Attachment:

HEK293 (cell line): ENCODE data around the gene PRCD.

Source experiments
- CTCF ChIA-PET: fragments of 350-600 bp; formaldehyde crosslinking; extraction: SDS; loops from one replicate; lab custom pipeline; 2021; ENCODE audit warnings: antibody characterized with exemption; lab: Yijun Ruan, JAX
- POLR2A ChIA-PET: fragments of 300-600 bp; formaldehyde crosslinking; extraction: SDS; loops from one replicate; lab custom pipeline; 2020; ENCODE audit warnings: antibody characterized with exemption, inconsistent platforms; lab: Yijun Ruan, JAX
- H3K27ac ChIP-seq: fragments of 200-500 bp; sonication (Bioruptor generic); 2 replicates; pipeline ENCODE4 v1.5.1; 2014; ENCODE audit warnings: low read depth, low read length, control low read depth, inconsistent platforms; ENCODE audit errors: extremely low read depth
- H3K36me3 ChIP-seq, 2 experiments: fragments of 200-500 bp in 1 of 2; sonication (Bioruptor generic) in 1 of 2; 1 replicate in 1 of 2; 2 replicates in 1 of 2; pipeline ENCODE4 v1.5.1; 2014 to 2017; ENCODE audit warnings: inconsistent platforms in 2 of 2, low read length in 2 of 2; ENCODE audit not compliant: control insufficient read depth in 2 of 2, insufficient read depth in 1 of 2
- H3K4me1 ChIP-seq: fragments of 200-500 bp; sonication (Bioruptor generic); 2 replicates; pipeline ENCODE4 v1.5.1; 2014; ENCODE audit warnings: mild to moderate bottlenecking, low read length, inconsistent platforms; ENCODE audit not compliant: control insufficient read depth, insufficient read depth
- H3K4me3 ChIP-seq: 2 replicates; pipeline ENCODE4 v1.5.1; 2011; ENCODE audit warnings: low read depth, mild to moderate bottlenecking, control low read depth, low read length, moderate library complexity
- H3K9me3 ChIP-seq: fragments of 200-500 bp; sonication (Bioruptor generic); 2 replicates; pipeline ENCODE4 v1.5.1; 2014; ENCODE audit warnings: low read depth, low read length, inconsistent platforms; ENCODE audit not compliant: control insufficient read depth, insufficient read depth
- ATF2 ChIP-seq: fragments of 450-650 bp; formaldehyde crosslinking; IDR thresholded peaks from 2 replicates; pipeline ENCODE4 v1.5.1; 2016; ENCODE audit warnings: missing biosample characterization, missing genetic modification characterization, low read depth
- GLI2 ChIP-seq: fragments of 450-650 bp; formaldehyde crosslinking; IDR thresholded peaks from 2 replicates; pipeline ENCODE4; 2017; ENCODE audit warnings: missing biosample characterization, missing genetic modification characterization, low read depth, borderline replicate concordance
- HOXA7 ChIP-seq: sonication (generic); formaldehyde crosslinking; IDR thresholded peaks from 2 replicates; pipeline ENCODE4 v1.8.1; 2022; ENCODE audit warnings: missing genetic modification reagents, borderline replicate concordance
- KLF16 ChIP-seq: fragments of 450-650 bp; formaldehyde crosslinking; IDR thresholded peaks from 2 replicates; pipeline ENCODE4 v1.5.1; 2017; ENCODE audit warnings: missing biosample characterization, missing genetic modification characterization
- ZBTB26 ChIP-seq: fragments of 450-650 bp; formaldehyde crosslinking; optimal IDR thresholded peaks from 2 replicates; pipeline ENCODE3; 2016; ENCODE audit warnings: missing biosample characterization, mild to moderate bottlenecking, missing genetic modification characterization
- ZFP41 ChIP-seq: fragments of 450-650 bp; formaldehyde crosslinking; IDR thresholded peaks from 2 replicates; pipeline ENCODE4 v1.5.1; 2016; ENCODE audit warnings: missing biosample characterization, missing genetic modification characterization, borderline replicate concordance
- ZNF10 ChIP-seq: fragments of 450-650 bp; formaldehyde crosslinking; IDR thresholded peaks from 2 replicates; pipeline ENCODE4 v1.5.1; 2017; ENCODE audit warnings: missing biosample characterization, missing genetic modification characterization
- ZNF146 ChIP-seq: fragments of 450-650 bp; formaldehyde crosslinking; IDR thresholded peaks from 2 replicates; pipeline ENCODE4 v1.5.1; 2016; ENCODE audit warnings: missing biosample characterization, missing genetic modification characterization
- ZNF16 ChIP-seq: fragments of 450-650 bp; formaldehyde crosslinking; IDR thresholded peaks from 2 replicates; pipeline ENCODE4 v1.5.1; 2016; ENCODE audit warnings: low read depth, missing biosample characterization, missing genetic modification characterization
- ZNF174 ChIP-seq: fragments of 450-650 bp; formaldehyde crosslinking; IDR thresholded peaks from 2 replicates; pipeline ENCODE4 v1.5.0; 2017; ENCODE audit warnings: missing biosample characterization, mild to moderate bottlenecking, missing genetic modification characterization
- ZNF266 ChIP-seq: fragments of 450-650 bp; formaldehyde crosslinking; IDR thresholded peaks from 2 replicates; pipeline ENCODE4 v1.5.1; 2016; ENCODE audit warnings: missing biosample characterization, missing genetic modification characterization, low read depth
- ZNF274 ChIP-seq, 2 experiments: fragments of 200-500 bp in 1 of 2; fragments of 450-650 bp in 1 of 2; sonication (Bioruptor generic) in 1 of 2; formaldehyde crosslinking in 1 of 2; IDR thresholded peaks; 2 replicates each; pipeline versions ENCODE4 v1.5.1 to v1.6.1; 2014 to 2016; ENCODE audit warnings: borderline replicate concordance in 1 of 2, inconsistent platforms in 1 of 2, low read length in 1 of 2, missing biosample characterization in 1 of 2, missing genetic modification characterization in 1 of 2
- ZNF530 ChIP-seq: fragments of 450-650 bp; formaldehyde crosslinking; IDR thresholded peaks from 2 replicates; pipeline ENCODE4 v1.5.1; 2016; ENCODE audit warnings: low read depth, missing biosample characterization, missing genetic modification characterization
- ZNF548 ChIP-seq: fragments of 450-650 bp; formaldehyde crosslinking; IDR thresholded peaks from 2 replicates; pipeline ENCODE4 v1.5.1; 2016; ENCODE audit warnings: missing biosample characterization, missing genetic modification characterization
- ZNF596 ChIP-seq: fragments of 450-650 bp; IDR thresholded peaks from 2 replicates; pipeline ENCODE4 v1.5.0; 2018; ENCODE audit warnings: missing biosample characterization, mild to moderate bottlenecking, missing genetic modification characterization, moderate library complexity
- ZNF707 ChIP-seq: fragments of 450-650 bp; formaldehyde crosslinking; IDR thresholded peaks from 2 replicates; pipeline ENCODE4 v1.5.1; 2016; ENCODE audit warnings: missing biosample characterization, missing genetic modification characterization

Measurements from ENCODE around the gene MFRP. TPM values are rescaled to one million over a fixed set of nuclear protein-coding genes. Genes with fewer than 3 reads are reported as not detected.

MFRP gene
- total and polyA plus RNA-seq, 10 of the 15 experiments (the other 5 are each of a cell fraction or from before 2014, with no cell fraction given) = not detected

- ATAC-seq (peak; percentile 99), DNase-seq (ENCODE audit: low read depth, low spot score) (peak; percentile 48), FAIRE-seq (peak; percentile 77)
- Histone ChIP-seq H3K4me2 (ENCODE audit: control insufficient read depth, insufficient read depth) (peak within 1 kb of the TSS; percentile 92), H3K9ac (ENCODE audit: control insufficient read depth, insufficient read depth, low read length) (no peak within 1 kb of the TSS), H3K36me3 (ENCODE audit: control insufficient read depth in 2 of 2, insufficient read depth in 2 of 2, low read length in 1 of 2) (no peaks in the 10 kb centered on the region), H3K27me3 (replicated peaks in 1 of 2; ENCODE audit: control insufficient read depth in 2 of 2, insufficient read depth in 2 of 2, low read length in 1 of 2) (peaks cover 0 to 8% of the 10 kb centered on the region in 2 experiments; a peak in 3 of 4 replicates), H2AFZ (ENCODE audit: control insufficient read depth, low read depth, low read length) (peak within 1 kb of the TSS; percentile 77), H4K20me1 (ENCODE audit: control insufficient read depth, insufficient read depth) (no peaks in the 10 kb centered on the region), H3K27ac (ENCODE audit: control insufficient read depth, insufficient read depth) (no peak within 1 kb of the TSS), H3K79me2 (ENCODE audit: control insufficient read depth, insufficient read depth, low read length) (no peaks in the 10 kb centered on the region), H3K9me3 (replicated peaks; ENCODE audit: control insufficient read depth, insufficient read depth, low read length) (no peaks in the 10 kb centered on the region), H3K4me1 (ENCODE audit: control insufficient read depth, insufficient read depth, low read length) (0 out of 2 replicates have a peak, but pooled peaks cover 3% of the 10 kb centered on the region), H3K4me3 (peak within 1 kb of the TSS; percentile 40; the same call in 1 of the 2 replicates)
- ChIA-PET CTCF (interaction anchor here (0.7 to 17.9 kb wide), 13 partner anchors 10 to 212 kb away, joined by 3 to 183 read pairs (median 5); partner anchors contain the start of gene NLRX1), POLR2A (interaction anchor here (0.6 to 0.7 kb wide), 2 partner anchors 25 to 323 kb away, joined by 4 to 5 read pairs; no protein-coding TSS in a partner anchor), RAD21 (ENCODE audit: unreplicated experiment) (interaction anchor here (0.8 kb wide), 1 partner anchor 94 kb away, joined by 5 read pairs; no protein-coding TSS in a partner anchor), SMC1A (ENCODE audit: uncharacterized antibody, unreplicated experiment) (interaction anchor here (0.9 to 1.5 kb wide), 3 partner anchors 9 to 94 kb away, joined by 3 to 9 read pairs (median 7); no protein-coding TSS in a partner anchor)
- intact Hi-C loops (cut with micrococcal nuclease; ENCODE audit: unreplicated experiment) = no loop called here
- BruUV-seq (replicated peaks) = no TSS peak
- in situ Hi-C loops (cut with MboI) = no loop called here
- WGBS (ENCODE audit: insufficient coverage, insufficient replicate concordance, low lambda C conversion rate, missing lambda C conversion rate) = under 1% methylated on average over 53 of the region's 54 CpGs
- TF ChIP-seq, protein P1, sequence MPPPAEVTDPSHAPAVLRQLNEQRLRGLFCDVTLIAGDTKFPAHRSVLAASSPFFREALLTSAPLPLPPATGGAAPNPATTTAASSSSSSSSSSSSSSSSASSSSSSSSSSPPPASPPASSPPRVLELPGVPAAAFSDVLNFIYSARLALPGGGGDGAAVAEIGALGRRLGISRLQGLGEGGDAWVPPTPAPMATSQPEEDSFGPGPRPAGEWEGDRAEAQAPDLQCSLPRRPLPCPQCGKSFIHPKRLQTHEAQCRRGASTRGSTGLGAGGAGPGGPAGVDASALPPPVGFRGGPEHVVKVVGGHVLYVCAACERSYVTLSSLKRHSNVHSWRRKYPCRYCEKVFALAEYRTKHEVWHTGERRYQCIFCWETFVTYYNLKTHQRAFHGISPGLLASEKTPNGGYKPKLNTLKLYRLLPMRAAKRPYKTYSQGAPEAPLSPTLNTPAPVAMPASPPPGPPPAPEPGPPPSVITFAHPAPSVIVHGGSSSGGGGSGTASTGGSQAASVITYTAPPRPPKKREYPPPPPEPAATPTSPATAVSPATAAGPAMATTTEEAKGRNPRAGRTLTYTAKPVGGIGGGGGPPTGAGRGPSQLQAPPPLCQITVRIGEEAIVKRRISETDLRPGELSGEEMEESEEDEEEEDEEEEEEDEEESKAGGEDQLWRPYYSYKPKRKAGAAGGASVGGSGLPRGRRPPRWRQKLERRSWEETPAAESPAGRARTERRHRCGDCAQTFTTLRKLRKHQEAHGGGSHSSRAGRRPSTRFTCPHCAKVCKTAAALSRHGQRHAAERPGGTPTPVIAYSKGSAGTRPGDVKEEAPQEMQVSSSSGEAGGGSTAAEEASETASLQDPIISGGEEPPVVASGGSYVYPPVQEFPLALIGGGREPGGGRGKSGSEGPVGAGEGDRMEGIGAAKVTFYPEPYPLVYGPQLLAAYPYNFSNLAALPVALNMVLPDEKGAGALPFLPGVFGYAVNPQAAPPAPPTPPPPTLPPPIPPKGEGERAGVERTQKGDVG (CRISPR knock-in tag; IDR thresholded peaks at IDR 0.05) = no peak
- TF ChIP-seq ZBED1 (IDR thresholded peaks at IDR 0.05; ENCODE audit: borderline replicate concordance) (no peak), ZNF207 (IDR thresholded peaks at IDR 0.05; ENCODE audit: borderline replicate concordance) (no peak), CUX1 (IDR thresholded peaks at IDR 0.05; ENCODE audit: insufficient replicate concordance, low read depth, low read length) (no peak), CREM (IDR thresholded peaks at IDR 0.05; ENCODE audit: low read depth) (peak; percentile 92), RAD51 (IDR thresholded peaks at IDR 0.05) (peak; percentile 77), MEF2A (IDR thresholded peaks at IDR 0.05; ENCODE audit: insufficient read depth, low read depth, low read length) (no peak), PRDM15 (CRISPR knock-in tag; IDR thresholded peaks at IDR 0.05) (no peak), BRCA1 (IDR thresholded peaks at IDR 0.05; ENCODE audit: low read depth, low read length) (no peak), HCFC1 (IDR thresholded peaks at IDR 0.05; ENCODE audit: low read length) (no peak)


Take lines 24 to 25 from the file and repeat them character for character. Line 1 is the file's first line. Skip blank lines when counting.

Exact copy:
- ZNF596 ChIP-seq: fragments of 450-650 bp; IDR thresholded peaks from 2 replicates; pipeline ENCODE4 v1.5.0; 2018; ENCODE audit warnings: missing biosample characterization, mild to moderate bottlenecking, missing genetic modification characterization, moderate library complexity
- ZNF707 ChIP-seq: fragments of 450-650 bp; formaldehyde crosslinking; IDR thresholded peaks from 2 replicates; pipeline ENCODE4 v1.5.1; 2016; ENCODE audit warnings: missing biosample characterization, missing genetic modification characterization